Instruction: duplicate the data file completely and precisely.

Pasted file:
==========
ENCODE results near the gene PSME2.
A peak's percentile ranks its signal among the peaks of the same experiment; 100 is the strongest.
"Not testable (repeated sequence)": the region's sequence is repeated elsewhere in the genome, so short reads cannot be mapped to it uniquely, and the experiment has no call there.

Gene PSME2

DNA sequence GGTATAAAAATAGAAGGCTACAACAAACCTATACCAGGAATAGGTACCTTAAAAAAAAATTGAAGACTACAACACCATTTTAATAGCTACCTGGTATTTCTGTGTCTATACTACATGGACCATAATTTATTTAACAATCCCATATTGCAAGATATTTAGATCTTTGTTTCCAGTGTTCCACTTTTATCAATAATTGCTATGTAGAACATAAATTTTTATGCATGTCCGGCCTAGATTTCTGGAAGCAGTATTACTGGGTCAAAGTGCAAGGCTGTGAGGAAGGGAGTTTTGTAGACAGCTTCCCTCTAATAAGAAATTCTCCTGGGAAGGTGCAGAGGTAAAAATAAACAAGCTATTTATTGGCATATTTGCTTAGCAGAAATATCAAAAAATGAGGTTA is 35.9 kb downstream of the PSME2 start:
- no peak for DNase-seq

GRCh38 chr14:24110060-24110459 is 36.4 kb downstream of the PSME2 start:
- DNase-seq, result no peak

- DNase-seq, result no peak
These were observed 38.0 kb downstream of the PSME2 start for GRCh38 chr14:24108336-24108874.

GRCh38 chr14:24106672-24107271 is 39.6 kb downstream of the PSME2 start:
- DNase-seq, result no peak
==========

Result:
ENCODE results near the gene PSME2.
A peak's percentile ranks its signal among the peaks of the same experiment; 100 is the strongest.
"Not testable (repeated sequence)": the region's sequence is repeated elsewhere in the genome, so short reads cannot be mapped to it uniquely, and the experiment has no call there.

Gene PSME2

DNA sequence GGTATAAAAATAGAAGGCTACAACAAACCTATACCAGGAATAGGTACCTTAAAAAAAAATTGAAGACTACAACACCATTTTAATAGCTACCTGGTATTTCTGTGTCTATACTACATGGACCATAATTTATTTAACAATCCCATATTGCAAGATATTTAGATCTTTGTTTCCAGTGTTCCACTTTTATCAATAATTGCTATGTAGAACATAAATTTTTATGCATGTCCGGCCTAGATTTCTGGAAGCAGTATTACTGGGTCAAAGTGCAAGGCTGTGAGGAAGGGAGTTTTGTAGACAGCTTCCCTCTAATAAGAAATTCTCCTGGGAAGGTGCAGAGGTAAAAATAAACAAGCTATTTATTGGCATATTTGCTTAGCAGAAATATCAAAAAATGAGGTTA is 35.9 kb downstream of the PSME2 start:
- no peak for DNase-seq

GRCh38 chr14:24110060-24110459 is 36.4 kb downstream of the PSME2 start:
- DNase-seq, result no peak

- DNase-seq, result no peak
These were observed 38.0 kb downstream of the PSME2 start for GRCh38 chr14:24108336-24108874.

GRCh38 chr14:24106672-24107271 is 39.6 kb downstream of the PSME2 start:
- DNase-seq, result no peak